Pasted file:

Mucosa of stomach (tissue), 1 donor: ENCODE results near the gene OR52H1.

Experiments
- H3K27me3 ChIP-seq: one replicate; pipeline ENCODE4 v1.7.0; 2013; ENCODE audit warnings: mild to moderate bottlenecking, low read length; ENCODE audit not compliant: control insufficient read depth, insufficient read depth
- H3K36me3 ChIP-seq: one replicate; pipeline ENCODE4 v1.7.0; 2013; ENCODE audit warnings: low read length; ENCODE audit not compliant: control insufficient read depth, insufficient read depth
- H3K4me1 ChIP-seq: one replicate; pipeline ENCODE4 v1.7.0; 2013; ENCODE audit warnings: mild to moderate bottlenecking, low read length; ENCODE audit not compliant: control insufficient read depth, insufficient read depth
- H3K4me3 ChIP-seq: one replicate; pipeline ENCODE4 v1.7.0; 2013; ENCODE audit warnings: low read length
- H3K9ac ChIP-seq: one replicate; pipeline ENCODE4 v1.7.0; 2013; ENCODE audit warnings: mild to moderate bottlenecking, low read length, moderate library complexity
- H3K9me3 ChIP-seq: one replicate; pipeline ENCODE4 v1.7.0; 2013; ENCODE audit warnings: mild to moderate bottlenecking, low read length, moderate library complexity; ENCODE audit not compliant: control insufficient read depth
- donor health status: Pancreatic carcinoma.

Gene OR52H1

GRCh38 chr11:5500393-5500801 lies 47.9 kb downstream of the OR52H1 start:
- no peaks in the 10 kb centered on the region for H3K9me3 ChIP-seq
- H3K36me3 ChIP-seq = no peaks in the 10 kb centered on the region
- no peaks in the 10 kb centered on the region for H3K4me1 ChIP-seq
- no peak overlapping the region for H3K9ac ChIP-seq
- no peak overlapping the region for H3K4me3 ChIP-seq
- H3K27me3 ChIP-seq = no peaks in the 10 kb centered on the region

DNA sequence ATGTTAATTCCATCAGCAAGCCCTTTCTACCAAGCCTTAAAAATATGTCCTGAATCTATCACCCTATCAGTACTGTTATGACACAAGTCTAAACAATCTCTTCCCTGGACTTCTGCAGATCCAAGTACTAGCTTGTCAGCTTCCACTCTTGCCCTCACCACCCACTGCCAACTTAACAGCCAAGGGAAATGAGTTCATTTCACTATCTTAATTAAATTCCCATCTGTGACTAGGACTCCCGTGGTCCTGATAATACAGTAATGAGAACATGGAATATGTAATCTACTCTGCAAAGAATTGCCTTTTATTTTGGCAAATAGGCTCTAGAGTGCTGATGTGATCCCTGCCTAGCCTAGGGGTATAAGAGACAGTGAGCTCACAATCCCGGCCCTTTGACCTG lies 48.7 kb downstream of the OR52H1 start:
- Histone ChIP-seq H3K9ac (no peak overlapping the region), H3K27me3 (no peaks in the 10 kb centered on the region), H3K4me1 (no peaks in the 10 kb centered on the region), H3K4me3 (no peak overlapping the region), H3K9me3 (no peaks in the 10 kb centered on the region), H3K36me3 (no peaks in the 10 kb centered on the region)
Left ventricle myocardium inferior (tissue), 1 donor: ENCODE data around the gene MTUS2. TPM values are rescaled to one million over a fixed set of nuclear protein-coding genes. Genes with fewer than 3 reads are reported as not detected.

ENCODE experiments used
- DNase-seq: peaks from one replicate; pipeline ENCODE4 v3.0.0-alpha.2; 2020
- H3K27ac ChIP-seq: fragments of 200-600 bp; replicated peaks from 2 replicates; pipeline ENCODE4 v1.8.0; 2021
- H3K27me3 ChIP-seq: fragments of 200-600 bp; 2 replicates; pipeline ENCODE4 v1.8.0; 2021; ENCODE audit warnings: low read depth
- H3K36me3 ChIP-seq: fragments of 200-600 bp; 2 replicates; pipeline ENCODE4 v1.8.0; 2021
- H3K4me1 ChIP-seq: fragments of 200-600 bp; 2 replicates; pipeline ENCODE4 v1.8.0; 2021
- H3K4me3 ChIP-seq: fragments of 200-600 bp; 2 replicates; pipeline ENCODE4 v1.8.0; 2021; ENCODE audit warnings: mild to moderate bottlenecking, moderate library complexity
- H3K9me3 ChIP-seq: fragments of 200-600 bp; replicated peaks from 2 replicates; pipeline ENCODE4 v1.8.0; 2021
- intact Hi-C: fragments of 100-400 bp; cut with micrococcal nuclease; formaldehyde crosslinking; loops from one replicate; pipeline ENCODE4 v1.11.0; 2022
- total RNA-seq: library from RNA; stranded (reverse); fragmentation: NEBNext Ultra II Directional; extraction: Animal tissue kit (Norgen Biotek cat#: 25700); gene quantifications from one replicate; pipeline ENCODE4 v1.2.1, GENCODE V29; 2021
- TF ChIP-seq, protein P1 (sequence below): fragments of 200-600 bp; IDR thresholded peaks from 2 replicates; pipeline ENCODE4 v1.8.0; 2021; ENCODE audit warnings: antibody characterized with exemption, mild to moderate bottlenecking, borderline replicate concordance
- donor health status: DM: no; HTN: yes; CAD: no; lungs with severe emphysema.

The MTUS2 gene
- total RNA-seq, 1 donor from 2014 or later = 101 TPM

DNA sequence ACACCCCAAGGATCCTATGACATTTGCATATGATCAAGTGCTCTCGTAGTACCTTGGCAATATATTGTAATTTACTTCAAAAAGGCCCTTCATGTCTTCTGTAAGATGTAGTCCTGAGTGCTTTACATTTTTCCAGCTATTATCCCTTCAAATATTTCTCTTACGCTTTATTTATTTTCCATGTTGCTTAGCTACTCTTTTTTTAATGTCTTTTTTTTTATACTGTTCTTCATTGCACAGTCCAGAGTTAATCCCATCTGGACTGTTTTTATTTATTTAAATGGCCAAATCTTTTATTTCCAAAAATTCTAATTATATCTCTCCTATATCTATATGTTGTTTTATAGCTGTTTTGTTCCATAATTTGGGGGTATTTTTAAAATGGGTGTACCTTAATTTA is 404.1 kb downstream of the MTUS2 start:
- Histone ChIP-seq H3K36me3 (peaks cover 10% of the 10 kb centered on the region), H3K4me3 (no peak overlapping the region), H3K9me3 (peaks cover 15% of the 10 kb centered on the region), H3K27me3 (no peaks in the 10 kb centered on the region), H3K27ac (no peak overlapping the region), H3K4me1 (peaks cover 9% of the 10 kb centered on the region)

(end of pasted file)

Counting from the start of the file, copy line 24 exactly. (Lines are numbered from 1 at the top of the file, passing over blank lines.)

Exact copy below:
- H3K27me3 ChIP-seq: fragments of 200-600 bp; 2 replicates; pipeline ENCODE4 v1.8.0; 2021; ENCODE audit warnings: low read depth